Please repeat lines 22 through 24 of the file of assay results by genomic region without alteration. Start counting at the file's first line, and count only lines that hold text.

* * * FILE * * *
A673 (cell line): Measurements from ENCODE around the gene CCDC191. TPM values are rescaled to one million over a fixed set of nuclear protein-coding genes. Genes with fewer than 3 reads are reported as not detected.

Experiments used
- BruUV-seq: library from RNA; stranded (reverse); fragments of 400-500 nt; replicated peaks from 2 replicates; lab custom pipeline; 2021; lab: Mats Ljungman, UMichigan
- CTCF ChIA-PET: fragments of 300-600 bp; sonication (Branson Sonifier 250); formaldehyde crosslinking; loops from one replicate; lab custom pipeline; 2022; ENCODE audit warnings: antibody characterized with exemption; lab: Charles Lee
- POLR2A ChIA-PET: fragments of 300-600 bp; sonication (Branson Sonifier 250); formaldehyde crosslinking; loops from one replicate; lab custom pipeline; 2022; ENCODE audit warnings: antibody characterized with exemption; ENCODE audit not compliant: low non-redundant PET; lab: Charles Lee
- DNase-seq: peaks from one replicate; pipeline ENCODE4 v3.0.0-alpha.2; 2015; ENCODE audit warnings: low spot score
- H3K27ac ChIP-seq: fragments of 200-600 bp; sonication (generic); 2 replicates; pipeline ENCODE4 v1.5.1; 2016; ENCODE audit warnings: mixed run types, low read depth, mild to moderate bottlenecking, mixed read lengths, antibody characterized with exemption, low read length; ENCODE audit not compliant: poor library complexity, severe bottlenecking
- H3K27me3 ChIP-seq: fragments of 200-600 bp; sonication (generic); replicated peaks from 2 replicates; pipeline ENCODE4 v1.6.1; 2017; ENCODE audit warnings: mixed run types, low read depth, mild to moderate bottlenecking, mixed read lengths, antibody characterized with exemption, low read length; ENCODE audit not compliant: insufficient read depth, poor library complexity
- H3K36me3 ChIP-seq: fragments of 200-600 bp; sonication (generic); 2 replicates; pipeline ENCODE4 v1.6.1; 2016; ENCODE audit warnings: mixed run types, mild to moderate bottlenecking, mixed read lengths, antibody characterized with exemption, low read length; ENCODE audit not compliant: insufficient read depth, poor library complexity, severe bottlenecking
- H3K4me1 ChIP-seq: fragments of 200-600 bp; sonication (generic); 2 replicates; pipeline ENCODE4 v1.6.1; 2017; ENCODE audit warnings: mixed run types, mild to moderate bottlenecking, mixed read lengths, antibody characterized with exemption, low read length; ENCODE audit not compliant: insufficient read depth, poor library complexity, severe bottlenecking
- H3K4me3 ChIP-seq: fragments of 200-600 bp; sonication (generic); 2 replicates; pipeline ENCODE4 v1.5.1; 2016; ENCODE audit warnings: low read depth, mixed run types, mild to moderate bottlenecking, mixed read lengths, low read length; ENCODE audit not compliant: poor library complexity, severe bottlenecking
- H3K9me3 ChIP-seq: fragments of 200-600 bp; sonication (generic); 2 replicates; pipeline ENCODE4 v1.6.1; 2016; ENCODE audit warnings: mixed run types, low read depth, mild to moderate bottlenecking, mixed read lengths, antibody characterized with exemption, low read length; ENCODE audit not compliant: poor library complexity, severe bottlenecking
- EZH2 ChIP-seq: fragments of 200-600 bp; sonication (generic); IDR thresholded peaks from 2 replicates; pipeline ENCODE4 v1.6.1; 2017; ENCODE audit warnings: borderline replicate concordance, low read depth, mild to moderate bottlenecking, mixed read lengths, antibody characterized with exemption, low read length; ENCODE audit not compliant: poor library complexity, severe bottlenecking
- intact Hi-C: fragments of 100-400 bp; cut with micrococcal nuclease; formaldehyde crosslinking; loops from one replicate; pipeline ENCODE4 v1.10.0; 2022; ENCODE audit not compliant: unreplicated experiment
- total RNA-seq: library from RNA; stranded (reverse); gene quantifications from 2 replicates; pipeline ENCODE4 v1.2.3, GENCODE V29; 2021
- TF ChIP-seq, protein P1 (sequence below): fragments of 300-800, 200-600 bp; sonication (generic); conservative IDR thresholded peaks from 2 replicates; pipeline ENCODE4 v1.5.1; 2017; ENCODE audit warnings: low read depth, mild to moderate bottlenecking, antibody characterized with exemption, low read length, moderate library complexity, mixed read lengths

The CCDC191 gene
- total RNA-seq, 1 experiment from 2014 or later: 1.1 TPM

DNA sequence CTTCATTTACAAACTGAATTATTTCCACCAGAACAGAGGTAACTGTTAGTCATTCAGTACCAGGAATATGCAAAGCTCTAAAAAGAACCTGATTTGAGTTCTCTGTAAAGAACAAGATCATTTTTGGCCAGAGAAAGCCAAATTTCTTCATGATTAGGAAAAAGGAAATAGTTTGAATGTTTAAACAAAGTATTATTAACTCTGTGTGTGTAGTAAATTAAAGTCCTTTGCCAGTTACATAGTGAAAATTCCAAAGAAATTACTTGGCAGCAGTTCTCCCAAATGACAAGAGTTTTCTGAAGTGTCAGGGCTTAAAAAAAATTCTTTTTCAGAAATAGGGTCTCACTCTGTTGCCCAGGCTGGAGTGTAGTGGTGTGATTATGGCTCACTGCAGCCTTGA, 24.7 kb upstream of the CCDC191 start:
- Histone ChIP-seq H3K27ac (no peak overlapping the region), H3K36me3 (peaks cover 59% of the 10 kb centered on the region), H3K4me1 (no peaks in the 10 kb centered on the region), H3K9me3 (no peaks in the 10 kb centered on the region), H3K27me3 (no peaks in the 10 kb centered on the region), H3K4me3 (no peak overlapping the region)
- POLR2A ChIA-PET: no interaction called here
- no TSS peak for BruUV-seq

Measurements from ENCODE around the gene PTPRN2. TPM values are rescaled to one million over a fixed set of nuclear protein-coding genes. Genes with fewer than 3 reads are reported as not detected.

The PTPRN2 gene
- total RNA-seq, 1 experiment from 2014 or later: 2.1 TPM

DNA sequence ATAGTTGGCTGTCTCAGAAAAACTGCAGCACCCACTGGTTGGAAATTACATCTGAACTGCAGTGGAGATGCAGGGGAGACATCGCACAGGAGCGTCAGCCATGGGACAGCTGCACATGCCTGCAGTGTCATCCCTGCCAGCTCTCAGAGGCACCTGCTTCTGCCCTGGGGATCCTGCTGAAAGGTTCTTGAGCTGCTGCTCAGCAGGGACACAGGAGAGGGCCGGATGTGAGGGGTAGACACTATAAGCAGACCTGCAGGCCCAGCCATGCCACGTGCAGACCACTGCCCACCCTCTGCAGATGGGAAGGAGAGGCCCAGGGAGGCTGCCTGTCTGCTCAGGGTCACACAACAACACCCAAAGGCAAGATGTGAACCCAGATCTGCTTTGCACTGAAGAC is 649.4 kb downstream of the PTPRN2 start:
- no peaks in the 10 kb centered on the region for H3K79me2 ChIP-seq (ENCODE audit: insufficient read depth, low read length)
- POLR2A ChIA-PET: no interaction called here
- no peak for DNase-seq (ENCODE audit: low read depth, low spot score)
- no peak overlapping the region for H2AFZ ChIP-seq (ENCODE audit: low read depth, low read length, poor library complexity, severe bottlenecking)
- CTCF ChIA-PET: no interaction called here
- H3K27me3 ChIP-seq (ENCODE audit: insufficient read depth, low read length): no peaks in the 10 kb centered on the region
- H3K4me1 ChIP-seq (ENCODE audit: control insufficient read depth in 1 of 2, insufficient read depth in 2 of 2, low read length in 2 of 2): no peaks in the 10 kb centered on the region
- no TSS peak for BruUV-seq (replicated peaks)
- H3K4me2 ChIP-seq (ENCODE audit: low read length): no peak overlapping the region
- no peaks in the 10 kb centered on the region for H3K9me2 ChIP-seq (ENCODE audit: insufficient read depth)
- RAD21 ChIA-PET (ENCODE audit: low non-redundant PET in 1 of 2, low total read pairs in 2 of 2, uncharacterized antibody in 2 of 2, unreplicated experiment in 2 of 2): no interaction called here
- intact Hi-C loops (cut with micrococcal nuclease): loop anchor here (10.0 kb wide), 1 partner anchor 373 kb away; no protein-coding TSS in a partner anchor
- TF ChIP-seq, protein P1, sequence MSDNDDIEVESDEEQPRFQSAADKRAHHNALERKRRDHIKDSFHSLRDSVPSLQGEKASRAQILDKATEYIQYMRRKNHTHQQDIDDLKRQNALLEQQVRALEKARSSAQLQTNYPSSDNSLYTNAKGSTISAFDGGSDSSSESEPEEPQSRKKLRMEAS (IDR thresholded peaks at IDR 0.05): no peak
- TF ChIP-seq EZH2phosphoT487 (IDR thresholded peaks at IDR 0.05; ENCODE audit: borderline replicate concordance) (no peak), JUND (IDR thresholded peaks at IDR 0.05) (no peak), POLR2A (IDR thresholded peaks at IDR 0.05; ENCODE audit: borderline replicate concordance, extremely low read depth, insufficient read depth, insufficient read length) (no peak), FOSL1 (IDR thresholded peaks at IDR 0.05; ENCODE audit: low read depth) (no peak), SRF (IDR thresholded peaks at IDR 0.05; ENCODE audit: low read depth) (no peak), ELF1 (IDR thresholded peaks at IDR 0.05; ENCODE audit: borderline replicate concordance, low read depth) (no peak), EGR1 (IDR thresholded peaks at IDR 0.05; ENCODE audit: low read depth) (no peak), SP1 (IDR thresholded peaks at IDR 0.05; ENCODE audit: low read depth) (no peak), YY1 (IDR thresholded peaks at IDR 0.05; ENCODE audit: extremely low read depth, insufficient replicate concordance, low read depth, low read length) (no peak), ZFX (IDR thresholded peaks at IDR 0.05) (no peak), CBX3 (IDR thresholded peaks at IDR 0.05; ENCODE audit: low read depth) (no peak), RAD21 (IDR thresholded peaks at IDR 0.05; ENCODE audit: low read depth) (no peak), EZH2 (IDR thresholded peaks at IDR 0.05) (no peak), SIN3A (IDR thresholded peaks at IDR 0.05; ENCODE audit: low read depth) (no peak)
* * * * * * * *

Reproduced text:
- no TSS peak for BruUV-seq

Measurements from ENCODE around the gene PTPRN2. TPM values are rescaled to one million over a fixed set of nuclear protein-coding genes. Genes with fewer than 3 reads are reported as not detected.

The PTPRN2 gene